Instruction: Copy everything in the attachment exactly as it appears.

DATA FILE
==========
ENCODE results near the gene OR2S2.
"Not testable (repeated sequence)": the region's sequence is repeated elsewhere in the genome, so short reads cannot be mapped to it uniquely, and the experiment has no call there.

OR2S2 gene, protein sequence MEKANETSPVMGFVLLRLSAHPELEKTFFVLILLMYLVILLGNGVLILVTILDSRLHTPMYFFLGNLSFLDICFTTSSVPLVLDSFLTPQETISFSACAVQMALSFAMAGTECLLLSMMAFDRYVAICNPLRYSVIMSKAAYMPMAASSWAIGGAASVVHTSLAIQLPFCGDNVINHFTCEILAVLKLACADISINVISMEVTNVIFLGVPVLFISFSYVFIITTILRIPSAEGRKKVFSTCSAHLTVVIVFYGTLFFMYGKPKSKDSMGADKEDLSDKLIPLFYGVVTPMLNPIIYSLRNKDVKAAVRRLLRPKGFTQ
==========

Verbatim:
ENCODE results near the gene OR2S2.
"Not testable (repeated sequence)": the region's sequence is repeated elsewhere in the genome, so short reads cannot be mapped to it uniquely, and the experiment has no call there.

OR2S2 gene, protein sequence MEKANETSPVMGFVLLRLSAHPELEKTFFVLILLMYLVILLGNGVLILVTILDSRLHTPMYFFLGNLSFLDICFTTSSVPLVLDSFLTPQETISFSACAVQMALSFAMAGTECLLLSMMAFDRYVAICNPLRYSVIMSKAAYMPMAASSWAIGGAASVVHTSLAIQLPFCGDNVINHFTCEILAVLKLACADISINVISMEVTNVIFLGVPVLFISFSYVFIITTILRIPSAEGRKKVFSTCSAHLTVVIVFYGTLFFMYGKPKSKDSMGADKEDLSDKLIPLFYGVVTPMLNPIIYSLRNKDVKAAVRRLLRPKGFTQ